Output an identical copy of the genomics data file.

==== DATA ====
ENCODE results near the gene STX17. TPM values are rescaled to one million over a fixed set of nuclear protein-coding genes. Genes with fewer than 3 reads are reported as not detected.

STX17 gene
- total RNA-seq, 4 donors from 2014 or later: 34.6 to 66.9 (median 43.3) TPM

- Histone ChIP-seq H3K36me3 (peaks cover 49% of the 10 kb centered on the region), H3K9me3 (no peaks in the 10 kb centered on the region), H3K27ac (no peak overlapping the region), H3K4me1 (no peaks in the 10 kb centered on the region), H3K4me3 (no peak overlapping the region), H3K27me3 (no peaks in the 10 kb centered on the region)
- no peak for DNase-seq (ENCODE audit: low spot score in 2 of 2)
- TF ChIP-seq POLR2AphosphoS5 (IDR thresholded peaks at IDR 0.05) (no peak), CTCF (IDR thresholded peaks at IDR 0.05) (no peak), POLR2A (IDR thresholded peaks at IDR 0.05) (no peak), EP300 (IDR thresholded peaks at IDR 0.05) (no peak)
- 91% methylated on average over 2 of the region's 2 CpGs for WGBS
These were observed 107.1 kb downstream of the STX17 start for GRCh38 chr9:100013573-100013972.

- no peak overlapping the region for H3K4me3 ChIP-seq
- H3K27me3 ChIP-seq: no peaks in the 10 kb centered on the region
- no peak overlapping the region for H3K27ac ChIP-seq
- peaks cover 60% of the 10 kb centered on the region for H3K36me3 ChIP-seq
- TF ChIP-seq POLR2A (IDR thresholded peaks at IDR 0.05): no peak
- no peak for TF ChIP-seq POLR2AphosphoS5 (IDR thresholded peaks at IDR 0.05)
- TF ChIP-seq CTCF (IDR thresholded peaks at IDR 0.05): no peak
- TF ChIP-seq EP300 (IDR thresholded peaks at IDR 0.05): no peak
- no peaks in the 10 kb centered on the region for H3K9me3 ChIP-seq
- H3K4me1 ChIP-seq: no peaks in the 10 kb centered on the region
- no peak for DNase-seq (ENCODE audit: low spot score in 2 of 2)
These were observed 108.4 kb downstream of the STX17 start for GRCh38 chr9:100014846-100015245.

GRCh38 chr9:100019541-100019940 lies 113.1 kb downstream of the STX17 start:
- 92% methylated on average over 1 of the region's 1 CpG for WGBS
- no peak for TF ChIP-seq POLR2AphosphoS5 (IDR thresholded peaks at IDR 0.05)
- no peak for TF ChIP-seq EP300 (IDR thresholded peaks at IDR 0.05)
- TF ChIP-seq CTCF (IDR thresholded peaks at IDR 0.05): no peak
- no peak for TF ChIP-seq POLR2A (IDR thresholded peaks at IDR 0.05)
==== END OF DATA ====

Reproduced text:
ENCODE results near the gene STX17. TPM values are rescaled to one million over a fixed set of nuclear protein-coding genes. Genes with fewer than 3 reads are reported as not detected.

STX17 gene
- total RNA-seq, 4 donors from 2014 or later: 34.6 to 66.9 (median 43.3) TPM

- Histone ChIP-seq H3K36me3 (peaks cover 49% of the 10 kb centered on the region), H3K9me3 (no peaks in the 10 kb centered on the region), H3K27ac (no peak overlapping the region), H3K4me1 (no peaks in the 10 kb centered on the region), H3K4me3 (no peak overlapping the region), H3K27me3 (no peaks in the 10 kb centered on the region)
- no peak for DNase-seq (ENCODE audit: low spot score in 2 of 2)
- TF ChIP-seq POLR2AphosphoS5 (IDR thresholded peaks at IDR 0.05) (no peak), CTCF (IDR thresholded peaks at IDR 0.05) (no peak), POLR2A (IDR thresholded peaks at IDR 0.05) (no peak), EP300 (IDR thresholded peaks at IDR 0.05) (no peak)
- 91% methylated on average over 2 of the region's 2 CpGs for WGBS
These were observed 107.1 kb downstream of the STX17 start for GRCh38 chr9:100013573-100013972.

- no peak overlapping the region for H3K4me3 ChIP-seq
- H3K27me3 ChIP-seq: no peaks in the 10 kb centered on the region
- no peak overlapping the region for H3K27ac ChIP-seq
- peaks cover 60% of the 10 kb centered on the region for H3K36me3 ChIP-seq
- TF ChIP-seq POLR2A (IDR thresholded peaks at IDR 0.05): no peak
- no peak for TF ChIP-seq POLR2AphosphoS5 (IDR thresholded peaks at IDR 0.05)
- TF ChIP-seq CTCF (IDR thresholded peaks at IDR 0.05): no peak
- TF ChIP-seq EP300 (IDR thresholded peaks at IDR 0.05): no peak
- no peaks in the 10 kb centered on the region for H3K9me3 ChIP-seq
- H3K4me1 ChIP-seq: no peaks in the 10 kb centered on the region
- no peak for DNase-seq (ENCODE audit: low spot score in 2 of 2)
These were observed 108.4 kb downstream of the STX17 start for GRCh38 chr9:100014846-100015245.

GRCh38 chr9:100019541-100019940 lies 113.1 kb downstream of the STX17 start:
- 92% methylated on average over 1 of the region's 1 CpG for WGBS
- no peak for TF ChIP-seq POLR2AphosphoS5 (IDR thresholded peaks at IDR 0.05)
- no peak for TF ChIP-seq EP300 (IDR thresholded peaks at IDR 0.05)
- TF ChIP-seq CTCF (IDR thresholded peaks at IDR 0.05): no peak
- no peak for TF ChIP-seq POLR2A (IDR thresholded peaks at IDR 0.05)